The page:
The Government Yoke
I agree with Richard Vedder when he says that the writing and critical thinking skills of seniors are only slightly more advanced than those of freshmen ("The Government Yoke," April). Why is this? From my 20 years of experience as a university professor—teaching at all levels, from freshmen to graduate students—I think the emphasis on teaching facts and particular skills needed for specific jobs is the problem.
This is why I doubt that computer-based teaching methods will ever replace good teachers who are able and willing to develop critical thinking skills in their students. It does take a lot of time and a lot of interaction. At the University of Arizona, each student was required to take an English proficiency examination before being admitted to upper division status (between sophomore and junior years). This consisted of writing an essay based on the students' experiences relating to a topic they could select from a short list. They were given two hours. The essays were judged by teams of faculty members from across the university.
There are ways to markedly improve and to evaluate critical thinking skills. What is lacking is making this a priority at today's universities.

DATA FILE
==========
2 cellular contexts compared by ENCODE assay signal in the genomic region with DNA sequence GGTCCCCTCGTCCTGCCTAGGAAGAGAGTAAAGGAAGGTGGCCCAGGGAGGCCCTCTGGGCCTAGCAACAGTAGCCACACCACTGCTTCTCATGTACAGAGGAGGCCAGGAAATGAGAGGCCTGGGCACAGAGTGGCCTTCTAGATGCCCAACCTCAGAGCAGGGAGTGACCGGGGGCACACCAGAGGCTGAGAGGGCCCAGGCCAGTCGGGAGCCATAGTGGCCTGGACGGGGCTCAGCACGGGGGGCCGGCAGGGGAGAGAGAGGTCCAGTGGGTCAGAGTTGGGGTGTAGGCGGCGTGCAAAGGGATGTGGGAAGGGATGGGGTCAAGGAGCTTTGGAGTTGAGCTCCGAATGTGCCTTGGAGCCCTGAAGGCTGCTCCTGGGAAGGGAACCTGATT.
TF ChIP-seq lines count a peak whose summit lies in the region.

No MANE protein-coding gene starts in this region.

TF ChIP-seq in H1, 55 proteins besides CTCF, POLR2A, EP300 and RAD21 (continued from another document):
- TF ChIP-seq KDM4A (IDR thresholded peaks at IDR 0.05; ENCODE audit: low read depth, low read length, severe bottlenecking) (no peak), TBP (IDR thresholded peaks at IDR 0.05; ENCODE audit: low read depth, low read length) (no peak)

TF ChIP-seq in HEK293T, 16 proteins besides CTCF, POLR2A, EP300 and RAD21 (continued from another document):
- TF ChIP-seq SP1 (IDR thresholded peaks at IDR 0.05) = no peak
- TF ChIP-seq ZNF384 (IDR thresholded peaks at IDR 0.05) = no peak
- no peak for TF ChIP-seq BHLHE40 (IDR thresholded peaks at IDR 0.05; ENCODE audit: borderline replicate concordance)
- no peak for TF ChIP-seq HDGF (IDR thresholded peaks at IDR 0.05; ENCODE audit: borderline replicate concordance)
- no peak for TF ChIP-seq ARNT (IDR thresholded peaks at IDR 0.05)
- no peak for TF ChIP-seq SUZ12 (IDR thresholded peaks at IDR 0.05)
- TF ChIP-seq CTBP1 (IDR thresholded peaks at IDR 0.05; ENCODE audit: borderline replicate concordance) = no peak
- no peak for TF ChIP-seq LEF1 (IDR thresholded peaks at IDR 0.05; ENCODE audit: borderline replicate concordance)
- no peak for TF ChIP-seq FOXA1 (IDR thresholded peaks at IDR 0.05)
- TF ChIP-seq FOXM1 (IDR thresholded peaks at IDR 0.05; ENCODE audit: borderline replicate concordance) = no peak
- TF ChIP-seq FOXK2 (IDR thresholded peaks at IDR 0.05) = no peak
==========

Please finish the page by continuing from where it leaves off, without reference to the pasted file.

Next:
Associate Professor, University of Arizona, retired
Letters are welcome and should be addressed to
reason 1747 Connecticut Avenue, NW Washington, DC 20009 fax: 202-315-3623 email@example.com
"Farm subsidies constitute 0.55 percent of the federal budget. Meanwhile, Medicare and Medicaid constitute a whopping 21 percent of the federal budget. You all should therefore be roughly 40 times madder at healthcare waste than farm subsidy waste."
—reason.com commenter "Duke," in response to "Farm Subsidies Must Die" (April)
"I think [Rand Paul] has a chance of winning the nomination if the GOP establishment becomes convinced that they can't win with an establishment candidate. The Democrats, it should be said, came to that conclusion when Obama was running the first time. They backed Obama over Hillary because he had come out against the Iraq War at the time, but Hillary supported it. When the Democrats needed someone who'd gone against the establishment to win, they backed a candidate that had gone against the Democrat establishment."
—reason.com commenter "Ken Shultz," in response to "Toward a Libertarian Foreign Policy" (April)
"Damn good review Nick. I haven't read the book recently enough to comment, but if the movie wasn't enough impetus to get me to dust it off, this review surely is."
—reason.com commenter "Scarcity," in response to "The Great Gatsby's Creative Destruction" (April)